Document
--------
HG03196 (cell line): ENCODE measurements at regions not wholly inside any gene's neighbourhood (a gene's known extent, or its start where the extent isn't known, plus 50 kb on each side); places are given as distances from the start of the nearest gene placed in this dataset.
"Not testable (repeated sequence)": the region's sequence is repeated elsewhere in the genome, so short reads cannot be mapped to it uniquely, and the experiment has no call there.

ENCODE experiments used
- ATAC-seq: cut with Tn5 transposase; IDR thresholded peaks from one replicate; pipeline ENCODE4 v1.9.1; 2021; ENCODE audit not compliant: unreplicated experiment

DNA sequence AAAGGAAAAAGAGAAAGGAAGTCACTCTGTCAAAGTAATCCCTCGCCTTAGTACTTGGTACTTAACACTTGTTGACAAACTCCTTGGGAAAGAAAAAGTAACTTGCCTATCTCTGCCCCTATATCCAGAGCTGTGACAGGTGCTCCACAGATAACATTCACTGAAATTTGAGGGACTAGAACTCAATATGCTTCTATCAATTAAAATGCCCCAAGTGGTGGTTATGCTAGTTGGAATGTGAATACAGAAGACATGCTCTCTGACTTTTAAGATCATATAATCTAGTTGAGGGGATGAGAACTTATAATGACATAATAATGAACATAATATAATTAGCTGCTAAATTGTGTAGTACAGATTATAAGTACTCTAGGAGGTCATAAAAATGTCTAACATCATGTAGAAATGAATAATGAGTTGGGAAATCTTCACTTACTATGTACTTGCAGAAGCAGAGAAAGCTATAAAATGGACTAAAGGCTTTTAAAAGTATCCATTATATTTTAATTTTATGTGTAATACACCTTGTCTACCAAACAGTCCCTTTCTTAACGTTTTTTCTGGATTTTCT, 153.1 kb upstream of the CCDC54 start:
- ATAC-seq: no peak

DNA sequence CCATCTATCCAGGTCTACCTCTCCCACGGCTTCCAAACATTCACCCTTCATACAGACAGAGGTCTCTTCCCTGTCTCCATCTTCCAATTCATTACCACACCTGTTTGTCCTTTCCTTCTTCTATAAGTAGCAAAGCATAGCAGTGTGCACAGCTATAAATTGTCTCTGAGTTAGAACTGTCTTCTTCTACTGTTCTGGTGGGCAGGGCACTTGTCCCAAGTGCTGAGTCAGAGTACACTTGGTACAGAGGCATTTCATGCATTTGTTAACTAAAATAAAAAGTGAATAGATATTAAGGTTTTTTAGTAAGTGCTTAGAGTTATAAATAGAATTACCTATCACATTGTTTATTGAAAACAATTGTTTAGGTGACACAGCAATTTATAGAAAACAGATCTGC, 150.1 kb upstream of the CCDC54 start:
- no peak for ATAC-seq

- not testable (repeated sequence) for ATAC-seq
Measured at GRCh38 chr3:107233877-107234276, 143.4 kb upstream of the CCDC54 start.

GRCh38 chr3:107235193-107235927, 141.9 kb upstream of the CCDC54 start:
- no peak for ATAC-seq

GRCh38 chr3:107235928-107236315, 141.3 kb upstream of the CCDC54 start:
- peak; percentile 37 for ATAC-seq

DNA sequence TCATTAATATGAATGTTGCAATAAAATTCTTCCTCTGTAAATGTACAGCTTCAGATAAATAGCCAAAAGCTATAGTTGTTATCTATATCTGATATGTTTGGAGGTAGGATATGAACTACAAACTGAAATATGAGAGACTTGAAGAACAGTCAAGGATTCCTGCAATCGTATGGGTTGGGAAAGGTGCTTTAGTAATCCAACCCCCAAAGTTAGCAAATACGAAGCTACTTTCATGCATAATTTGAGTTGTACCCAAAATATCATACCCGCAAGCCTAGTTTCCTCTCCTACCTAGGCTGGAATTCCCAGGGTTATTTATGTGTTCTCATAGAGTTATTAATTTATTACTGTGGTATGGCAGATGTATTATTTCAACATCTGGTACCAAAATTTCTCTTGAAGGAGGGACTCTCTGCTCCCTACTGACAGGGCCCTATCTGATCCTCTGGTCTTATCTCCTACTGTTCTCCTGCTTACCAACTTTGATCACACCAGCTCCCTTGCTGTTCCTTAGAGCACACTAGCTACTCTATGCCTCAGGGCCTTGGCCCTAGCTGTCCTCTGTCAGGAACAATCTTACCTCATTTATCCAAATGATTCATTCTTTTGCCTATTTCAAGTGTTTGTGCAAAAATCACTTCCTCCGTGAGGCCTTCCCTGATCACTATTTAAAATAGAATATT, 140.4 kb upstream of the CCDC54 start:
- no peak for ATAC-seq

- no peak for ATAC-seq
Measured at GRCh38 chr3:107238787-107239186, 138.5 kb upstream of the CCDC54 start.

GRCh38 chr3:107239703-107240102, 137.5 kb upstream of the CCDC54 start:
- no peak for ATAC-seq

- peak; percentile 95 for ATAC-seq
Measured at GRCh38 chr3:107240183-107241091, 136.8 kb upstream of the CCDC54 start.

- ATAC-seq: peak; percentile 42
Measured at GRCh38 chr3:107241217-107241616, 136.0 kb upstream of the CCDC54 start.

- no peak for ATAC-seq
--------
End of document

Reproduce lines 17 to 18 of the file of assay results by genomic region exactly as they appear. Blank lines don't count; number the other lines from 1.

- no peak for ATAC-seq
Measured at GRCh38 chr3:107238787-107239186, 138.5 kb upstream of the CCDC54 start.